• Testimonies from expert witnesses. Expert witnesses often have the authority, based on their professional experience, to attest to the extent of your injuries and how they contribute to pain and suffering. Hire a lawyer to find the appropriate experts to testify for your case.
  • Personal injury journal. Keeping a personal injury journal is an effective – but often overlooked – way to document your daily pain levels, emotional state, and any activities or engagements missed due to your injury. This record can provide a day-to-day account of your experiences, serving as compelling evidence of your ongoing struggle. Try your best to include entries about how your injury affects your life every day from the date of the injury.
  • Testimonies from family and friends. The people close to you can offer invaluable personal insights into how your injury has affected various aspects of your life. Their observations and descriptions of changes in your mood, activities, or abilities provide a narrative of your pain and suffering. Write down the testimonies from your relatives, friends, and colleagues and ask them if they will be willing to testify about your pain and suffering during the insurance claims process and in court.
  • Photo and video evidence. Visuals are always powerful evidence and can often communicate the seriousness of an injury better than words. They can reflect both the incident’s immediate aftermath and its long-term impacts on your life. Take as many photographs of your injuries as possible from day one, record videos that showcase your difficulties with daily tasks (e.g., getting out of bed on your own), and other visuals showing the progression of your injury over time.

If you need help collecting any of these types of evidence, consider contacting a lawyer right away. The longer you wait to gather evidence, the harder it will be to prove your eligibility for this compensation. Also, remember that you have a limited amount of time to initiate legal action. These limits are also known as the statute of limitations and vary between states. In California, for example, injured victims have two years from the date of injury to bring an injury lawsuit.

Do You Need a Lawyer to Help You Recover Pain and Suffering Damages?

While you can attempt to claim pain and suffering damages without legal help, the experience of a personal injury lawyer can be invaluable when seeking maximum compensation. With the support and guidance of a skilled lawyer, you stand a better chance of receiving the full compensation you deserve for the emotional and physical toll of your injury. Here’s why you can benefit from hiring a lawyer when seeking pain and suffering damages:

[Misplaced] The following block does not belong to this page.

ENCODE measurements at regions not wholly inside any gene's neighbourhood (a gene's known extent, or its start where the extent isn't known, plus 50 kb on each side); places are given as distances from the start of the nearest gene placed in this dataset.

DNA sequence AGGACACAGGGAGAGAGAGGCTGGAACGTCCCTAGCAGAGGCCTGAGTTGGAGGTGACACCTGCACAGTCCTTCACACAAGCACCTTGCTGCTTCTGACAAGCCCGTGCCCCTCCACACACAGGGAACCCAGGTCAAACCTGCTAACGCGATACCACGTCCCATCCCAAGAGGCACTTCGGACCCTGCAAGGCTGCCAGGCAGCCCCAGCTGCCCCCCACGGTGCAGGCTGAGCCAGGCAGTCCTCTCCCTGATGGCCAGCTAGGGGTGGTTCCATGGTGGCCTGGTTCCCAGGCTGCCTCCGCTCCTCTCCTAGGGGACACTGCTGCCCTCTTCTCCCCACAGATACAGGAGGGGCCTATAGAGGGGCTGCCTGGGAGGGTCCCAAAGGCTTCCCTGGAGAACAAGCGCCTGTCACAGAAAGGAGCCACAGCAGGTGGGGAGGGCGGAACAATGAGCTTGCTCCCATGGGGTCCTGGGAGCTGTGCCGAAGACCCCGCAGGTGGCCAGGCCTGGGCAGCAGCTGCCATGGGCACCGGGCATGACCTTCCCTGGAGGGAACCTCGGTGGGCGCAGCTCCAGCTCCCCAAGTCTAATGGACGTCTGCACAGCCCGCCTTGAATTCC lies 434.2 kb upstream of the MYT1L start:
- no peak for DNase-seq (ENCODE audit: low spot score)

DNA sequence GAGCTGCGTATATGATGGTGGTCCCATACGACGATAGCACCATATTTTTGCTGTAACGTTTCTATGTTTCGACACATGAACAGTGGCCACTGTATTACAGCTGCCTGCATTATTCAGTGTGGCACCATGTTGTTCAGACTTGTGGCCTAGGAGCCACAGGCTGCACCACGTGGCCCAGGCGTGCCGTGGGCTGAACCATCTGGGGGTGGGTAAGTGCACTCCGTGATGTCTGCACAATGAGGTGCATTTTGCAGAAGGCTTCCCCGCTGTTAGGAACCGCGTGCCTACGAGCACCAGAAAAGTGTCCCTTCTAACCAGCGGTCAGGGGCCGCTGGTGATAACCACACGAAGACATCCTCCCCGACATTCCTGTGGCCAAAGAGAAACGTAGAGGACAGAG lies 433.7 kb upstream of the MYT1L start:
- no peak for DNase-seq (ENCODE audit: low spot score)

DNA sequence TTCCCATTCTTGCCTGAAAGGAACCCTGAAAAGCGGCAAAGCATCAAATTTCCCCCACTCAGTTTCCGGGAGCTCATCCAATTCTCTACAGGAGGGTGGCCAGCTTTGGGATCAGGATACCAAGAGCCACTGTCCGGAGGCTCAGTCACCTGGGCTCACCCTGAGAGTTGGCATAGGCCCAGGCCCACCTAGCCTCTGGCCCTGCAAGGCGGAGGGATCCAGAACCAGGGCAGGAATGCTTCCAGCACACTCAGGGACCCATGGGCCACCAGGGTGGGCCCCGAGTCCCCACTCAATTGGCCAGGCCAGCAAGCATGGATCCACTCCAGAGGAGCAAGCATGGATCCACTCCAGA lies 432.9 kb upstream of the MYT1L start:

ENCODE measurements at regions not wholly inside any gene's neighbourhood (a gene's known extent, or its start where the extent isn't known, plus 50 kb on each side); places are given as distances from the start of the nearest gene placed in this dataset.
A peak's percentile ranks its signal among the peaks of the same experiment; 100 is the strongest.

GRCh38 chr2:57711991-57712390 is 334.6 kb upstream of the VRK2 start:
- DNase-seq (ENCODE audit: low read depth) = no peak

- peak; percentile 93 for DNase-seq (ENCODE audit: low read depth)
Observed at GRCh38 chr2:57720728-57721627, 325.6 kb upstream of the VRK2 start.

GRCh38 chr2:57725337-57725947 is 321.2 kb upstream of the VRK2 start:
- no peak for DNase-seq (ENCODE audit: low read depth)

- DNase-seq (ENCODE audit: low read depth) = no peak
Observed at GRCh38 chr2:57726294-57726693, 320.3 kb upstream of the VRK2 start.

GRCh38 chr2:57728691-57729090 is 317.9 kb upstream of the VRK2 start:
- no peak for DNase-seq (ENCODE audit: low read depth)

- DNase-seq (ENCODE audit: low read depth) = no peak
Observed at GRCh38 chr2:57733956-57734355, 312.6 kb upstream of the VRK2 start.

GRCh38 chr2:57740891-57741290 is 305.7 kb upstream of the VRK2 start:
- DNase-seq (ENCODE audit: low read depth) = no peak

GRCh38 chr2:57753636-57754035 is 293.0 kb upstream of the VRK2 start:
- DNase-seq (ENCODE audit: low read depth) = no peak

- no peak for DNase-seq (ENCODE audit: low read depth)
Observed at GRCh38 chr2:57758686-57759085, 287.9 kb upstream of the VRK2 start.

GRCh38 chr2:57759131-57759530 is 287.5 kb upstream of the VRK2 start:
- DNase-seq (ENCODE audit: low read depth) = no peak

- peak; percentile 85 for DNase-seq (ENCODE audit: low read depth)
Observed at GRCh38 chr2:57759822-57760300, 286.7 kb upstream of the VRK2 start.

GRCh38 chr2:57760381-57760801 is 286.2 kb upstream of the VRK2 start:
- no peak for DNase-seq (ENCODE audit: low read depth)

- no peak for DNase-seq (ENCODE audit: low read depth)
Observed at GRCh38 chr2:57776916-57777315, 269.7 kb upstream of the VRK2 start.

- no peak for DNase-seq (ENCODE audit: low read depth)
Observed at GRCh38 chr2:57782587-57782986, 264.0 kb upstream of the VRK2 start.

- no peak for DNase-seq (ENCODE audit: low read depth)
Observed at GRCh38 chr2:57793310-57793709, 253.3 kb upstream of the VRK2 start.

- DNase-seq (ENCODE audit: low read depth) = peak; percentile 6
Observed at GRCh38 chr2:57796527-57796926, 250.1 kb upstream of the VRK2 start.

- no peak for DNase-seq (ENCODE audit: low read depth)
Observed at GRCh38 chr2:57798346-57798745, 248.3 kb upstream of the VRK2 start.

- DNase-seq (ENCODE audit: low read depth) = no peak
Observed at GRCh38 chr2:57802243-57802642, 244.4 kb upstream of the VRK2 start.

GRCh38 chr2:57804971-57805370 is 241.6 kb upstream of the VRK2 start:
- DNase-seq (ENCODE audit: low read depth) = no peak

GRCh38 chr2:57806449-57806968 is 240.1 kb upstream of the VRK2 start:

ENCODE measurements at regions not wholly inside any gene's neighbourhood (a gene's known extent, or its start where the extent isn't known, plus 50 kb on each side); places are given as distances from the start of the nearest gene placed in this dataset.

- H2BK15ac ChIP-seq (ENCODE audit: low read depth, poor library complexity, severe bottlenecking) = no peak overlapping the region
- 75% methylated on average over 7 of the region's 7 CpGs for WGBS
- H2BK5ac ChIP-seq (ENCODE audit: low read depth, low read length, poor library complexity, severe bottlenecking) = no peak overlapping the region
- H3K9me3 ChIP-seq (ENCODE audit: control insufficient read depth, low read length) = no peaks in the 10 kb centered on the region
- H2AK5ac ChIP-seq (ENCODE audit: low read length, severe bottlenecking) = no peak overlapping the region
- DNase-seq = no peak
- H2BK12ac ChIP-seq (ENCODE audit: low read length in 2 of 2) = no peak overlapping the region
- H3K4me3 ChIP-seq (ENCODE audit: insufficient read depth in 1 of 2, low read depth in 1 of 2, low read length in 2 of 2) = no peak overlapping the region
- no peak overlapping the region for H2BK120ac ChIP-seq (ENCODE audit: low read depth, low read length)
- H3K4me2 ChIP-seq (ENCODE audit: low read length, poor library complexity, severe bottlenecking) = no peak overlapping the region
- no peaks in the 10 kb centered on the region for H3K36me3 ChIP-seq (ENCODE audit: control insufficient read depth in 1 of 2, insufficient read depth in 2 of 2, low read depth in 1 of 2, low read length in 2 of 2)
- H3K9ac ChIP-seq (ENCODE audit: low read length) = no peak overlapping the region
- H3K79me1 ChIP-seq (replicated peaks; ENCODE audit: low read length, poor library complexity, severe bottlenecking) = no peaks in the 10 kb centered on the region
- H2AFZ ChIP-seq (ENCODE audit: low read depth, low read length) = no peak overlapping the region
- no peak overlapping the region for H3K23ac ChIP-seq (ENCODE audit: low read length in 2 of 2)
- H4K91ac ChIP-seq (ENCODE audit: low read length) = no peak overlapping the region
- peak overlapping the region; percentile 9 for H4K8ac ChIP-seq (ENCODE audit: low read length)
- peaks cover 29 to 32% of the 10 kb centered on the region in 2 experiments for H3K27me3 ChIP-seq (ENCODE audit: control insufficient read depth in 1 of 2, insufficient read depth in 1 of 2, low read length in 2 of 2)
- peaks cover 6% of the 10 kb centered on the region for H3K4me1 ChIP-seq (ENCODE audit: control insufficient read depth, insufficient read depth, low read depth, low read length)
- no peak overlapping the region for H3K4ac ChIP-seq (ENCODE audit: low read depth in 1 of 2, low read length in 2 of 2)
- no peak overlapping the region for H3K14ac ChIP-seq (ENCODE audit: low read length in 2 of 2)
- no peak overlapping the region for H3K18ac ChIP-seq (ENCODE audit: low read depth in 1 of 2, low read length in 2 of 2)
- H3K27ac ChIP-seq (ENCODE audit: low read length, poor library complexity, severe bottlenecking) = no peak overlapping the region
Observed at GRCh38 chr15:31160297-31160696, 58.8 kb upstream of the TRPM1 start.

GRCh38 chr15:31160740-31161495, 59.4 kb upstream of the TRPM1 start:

• Professional experience. A knowledgeable lawyer understands the intricacies of proving pain and suffering in a personal injury case. They can guide you through the process, ensuring that every aspect of your suffering is properly documented and valued.
  • Accurate valuation. Lawyers are well-versed in calculating reasonable compensation for pain and suffering by using their experience with similar cases and legal precedents. They can consider all the factors at hand when making this valuation to ensure maximum accuracy.
  • Negotiation skills. Personal injury lawyers are usually skilled negotiators, meaning they may secure a higher settlement amount than what an individual can obtain by themselves. Insurance companies tend to take a claimant more seriously when they know the claimant is represented by a lawyer.
  • Representation in court. If your case goes to trial, a lawyer can advocate for your best interests in court and present a compelling argument for your right to recover pain and suffering damages in front of the judge or jury. Court proceedings are more nuanced and complicated than the insurance claims process, so it is imperative to have a lawyer at trial.
  • No upfront legal costs or attorney’s fees. Most personal injury lawyers work on a contingency fee basis. This means you pay your lawyer nothing unless they win your case. With this arrangement, you can access trusted legal representation without any financial risks.
Mickey Fine, Bakersfield Personal Injury Attorney

Personal Injury Lawyer in Bakersfield, Mickey Fine

If you are still unsure whether or not you need a personal injury attorney, you must remember that many firms offer free initial consultations. This risk-free opportunity allows you to discuss your specific situation and understand what an attorney can do for you without any financial commitments.

Personal Injury
by Mickey Fine Law
Last updated on - Originally published on